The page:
Date: Aug 20, 2012 7:14 PM
Author: Chuck
Subject: Re: Triangle similarity
> Books I have referenced mention various methods of

> proving triangle similarity. One of these is that, if

> two sides of a triangle are proportional to the

> corresponding sides of another triangle, and the

> included angles in each triange are equal, then the

> triangles are similar. It seems to me that if two

> sides of a triangle are proportional to corresponding

> sides of a second triangle, and a not-included angle

> is equal to the the corresponding not-included angle

> of the other triangle, then the triangles are similar

> also. But an examination of a few text books do not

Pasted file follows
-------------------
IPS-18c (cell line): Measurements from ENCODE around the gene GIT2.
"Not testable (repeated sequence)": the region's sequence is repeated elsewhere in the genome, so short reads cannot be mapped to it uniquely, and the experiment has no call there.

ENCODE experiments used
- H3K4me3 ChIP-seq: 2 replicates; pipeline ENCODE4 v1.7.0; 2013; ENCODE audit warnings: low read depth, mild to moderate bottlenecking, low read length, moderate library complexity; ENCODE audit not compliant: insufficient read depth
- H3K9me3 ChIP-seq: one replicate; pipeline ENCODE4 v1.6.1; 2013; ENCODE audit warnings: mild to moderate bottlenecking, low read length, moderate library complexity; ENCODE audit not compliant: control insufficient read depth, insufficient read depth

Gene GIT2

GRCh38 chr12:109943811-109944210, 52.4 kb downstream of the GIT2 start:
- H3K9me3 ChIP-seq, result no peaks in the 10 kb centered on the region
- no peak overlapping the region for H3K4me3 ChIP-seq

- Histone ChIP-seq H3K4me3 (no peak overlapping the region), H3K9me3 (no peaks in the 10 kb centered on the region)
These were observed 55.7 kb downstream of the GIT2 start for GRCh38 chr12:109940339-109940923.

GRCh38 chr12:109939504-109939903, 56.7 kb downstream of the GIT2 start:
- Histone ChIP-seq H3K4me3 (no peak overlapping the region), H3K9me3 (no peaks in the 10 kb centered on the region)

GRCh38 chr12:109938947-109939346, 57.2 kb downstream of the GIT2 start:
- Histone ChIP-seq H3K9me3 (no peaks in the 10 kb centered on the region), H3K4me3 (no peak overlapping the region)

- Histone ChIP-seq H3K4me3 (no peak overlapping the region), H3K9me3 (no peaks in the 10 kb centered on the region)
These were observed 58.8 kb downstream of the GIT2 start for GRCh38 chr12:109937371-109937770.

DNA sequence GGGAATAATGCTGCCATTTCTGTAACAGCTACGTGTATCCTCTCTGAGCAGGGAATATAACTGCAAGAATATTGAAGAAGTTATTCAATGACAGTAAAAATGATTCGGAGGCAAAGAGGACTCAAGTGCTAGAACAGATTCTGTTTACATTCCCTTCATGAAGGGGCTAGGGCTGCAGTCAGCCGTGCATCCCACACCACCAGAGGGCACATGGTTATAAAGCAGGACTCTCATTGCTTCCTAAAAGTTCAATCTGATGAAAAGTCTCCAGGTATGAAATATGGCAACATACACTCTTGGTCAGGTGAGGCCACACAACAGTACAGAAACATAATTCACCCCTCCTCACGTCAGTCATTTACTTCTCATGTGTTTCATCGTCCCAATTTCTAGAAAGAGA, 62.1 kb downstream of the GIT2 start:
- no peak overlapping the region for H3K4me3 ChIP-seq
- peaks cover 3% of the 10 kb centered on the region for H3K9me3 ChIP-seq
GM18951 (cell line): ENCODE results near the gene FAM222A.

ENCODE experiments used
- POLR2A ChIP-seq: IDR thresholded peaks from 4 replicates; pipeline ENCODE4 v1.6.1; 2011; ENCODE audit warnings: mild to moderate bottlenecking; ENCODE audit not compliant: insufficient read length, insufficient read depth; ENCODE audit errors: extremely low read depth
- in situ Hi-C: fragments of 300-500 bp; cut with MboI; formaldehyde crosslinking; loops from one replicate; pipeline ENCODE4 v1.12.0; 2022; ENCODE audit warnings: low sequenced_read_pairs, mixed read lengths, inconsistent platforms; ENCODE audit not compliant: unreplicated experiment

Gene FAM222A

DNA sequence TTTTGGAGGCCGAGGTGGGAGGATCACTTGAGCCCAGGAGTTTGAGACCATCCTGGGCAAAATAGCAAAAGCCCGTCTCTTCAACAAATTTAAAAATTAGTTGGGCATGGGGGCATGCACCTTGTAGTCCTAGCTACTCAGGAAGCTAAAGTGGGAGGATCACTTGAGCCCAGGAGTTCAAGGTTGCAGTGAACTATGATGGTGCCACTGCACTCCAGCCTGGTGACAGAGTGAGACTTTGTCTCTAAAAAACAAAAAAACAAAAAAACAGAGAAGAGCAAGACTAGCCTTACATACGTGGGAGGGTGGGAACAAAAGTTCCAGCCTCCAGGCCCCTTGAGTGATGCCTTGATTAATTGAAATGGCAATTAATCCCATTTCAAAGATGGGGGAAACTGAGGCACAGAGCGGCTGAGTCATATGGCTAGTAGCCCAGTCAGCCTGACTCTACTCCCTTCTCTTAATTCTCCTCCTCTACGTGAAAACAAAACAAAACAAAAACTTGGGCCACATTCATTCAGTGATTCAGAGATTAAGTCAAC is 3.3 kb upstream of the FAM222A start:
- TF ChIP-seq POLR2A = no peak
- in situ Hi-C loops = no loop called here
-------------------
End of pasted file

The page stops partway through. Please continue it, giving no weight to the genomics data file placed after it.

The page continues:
> mention this as a theorem. In fact, one text has this

> as a problem, and says the triangles cannot be

> deemed similar in the second case. Any opinions out

> there?

The reason it is not mentioned is that it is not true in

general. Consider triangle ABC with <A = 30, AB = 10,

BC = 6. Now consider triangle DEF with <D = 30, DE = 5,

and EF = 3. You can draw triangle DEF with <F acute or

with <F obtuse (actually you can do the same thing with

<C). The situation is kind of like the ambiguity that

arises with SSA as a supposed method of congruence. The

shape of the triangle is not uniquely determined.

Chuck